The times they are a changing and nowhere else is that more evident than on the internet. Back in the day websites would display an ad or two on each page. These days, websites swim with a dozen or more ads.
Worse, each of those ads spawns tracking scripts which collect data about you, what you view online and when, what you buy, which websites you view, and lots more, so much so that ad blockers have become more popular among average browser users. Apple even allows blockers on iPhone and iPad. We may be in the golden age of browsers but we’re in the early days of the whack-a-mole advertising wars.
Facebook Is The Internet
For many hundreds of millions of computer users around the world, Facebook is the internet; it’s the app they use the most, it’s how they keep in touch with friends and family, and Facebook Messenger gives users face-to-face communication. Facebook also is a haven to so much advertising that users have begun adding ad blockers.
Facebook makes money on advertisements. The more ads you view, the more likely you are to click on something, and that’s what Facebook wants. That’s where the money is, Facebook user be damned. It’s that kind of in-your-face approach which has spawned the popularity of Adblock Plus and other ad blockers which not only block website ads, but also block Facebook ads.
Because revenue is impacted whenever an ad is blocked, Facebook decided to block the blockers. See? Whack-a-Mole is the latest trend on websites. Adblock Plus made an adjustment to their ad blocker and Facebook’s ads were once again blocked. Then Facebook made another change to their own website code, and blocked the revenue offending Facebook ad blockers.
It’s a war of blockers blocking blockers blocking blockers.
Unscrupulous, in-your-face advertising and hidden trackers have created a Frankenstein-like monster and some of the villagers are rebelling. Websites need advertising to generate revenue, otherwise they go out of business. That exact scenario struck the popular Apple oriented website MacNewsNetwork (MacNN) earlier this year, so ad blocking and other changes in online advertising have an impact.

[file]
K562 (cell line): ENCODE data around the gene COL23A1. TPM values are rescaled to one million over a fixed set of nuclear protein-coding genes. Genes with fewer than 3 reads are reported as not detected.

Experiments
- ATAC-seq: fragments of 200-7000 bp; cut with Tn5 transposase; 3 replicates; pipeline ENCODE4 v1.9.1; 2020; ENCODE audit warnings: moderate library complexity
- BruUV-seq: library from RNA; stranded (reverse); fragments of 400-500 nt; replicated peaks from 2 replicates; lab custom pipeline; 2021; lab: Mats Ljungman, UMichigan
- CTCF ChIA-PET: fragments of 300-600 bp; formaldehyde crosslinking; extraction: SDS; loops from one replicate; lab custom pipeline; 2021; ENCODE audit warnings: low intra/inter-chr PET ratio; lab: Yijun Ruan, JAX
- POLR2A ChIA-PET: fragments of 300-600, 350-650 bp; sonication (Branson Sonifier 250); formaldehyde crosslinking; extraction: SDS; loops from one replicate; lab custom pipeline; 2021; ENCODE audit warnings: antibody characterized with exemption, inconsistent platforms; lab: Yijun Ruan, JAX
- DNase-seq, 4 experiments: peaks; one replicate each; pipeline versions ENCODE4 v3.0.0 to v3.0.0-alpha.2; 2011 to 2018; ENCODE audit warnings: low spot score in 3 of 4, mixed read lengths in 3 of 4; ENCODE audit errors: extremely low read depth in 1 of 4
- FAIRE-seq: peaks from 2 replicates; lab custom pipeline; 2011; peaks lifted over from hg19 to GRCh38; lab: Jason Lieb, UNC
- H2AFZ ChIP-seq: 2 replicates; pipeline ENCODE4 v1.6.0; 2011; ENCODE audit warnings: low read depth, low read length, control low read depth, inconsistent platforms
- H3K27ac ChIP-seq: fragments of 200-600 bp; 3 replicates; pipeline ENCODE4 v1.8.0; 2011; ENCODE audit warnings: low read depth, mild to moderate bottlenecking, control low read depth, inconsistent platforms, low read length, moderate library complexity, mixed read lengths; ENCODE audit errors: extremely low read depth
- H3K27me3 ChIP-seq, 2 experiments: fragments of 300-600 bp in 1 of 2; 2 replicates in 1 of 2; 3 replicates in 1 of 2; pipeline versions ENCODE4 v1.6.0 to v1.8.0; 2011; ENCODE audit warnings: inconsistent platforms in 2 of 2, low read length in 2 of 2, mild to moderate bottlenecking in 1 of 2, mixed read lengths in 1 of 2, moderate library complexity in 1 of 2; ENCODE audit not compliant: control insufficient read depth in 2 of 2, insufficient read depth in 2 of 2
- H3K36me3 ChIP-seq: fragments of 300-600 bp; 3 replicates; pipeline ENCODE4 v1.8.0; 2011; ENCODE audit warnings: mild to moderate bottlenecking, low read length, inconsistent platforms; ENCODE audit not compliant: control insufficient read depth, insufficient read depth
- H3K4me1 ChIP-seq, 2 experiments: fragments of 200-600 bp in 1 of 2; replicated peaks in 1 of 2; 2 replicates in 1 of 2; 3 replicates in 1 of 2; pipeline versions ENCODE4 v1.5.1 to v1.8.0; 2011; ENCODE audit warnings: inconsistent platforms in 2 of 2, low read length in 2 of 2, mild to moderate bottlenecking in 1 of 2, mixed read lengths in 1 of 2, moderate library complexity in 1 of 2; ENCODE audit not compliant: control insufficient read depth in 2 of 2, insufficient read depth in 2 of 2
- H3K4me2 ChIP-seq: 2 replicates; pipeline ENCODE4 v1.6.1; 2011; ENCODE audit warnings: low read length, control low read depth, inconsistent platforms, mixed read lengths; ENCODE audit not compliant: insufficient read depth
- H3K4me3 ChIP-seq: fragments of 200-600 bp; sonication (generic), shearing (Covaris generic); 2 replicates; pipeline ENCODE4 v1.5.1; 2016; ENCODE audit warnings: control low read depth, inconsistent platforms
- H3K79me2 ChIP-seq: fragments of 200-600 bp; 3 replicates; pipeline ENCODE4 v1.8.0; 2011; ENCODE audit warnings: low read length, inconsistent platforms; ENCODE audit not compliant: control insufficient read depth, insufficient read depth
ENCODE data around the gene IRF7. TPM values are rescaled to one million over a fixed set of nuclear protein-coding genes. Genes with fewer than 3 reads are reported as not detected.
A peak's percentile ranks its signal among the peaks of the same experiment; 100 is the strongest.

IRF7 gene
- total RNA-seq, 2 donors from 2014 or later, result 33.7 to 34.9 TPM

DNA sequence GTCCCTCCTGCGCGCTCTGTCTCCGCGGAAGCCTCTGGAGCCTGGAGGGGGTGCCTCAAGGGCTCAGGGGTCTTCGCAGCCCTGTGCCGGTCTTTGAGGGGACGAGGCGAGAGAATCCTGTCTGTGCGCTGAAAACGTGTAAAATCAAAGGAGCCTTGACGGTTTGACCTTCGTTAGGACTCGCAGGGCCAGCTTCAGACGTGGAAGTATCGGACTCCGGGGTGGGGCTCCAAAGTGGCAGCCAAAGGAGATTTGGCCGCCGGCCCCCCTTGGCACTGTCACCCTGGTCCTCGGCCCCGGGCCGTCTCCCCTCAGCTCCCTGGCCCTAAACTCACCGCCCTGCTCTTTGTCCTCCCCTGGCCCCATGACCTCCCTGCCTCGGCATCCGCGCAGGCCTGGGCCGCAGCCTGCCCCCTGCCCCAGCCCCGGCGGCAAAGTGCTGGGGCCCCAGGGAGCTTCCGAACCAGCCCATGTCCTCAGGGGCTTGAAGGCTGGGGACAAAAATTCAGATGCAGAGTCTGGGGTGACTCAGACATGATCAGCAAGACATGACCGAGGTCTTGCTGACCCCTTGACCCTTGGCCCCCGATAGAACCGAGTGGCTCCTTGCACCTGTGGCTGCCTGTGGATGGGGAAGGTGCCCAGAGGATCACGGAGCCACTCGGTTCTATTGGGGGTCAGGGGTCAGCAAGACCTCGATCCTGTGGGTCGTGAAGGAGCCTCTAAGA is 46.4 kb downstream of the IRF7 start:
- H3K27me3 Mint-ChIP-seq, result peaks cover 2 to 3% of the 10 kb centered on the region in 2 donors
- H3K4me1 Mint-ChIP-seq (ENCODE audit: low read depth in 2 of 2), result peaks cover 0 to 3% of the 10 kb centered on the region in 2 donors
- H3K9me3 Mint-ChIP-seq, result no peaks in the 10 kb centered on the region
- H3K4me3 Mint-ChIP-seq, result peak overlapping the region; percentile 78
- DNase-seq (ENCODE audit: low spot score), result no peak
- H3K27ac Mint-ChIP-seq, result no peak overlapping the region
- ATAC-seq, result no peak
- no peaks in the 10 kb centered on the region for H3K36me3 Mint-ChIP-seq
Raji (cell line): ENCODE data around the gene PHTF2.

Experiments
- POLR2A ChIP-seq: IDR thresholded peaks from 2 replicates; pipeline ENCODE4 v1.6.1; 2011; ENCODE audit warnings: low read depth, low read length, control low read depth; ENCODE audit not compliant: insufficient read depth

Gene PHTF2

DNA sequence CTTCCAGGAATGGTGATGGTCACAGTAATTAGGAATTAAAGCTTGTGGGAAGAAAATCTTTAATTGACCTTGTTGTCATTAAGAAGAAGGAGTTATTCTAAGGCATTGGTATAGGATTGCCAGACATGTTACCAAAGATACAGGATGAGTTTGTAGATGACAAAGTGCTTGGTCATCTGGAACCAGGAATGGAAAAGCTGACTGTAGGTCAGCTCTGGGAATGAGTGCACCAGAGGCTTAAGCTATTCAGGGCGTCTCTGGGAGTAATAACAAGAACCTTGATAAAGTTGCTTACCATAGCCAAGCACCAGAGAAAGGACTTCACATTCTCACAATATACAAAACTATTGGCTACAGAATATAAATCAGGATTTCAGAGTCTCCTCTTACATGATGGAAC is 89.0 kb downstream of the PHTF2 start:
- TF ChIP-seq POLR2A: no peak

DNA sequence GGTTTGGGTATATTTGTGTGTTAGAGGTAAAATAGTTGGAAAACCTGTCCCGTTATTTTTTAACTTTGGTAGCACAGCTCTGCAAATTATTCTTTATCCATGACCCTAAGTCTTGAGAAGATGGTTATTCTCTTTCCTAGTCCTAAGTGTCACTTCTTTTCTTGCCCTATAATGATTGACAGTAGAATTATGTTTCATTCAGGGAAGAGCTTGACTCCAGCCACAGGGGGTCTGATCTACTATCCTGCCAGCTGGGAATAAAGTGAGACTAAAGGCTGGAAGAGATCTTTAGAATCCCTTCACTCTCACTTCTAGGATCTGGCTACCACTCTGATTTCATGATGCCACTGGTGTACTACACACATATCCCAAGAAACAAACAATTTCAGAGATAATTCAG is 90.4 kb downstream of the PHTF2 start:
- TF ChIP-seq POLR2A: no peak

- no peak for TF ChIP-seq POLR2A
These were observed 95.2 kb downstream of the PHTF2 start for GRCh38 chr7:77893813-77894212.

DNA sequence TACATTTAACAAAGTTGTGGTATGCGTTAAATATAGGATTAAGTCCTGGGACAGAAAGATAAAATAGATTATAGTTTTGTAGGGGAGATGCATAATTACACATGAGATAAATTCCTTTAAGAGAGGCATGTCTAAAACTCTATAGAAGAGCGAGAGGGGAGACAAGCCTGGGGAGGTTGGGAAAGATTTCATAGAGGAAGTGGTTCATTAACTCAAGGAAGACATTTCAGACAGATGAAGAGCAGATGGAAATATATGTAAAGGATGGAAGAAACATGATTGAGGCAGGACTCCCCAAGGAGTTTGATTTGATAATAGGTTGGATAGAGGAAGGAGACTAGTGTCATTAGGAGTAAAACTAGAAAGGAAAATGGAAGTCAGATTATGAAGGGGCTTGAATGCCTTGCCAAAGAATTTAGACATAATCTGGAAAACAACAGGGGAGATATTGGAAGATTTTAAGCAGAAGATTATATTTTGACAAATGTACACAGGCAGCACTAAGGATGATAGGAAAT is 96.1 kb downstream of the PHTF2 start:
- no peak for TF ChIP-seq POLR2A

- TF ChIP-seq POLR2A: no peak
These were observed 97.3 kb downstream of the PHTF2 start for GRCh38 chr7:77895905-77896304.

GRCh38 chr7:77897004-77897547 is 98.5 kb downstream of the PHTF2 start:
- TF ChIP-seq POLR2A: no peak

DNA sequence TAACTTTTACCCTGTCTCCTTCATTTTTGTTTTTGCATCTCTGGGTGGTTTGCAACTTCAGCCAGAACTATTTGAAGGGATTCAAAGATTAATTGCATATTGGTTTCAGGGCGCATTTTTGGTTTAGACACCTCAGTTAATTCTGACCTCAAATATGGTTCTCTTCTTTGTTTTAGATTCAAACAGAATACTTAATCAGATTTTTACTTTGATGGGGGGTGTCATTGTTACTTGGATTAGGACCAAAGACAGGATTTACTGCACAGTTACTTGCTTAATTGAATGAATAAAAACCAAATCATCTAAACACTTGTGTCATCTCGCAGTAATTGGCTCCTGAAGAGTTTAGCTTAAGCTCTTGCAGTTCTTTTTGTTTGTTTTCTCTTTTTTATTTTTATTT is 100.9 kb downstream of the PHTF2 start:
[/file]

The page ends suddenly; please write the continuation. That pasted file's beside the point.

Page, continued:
Is it any wonder that villagers are rebelling against websites which seem to care more about revenue and less about their readers?
When we asked people about why they used ad blocking software, the primary reason we heard was to stop annoying, disruptive ads.
There you go.
Earlier this year Mac360 dropped Google’s AdSense advertising because the number of trackers spawned by such ads slowed down page loads to a crawl, and the ads were increasingly not relevant to our readers (basically, Apple customers). We also decided to drop Google’s Analytics tracking system from the site, and eliminated the standard website cookie. Look, mom. No more tracking. Instead, we prefer advertisers with products that are relevant to our readers, and none of them pop up or annoy. Simple, elegant, and win, win, win.
That Facebook has taken such drastic steps to eliminate ad blockers should tell us that ad blocking has gone mainstream and has a negative impact on websites and their revenue. Who didn’t see that coming?
Apple recognizes the need for users to maintain some level of privacy, and has decided that user experience is more important than Google thinks it is, hence you can install ad blockers even on iPhone and iPad.
But the Whack-a-Mole games have already begun.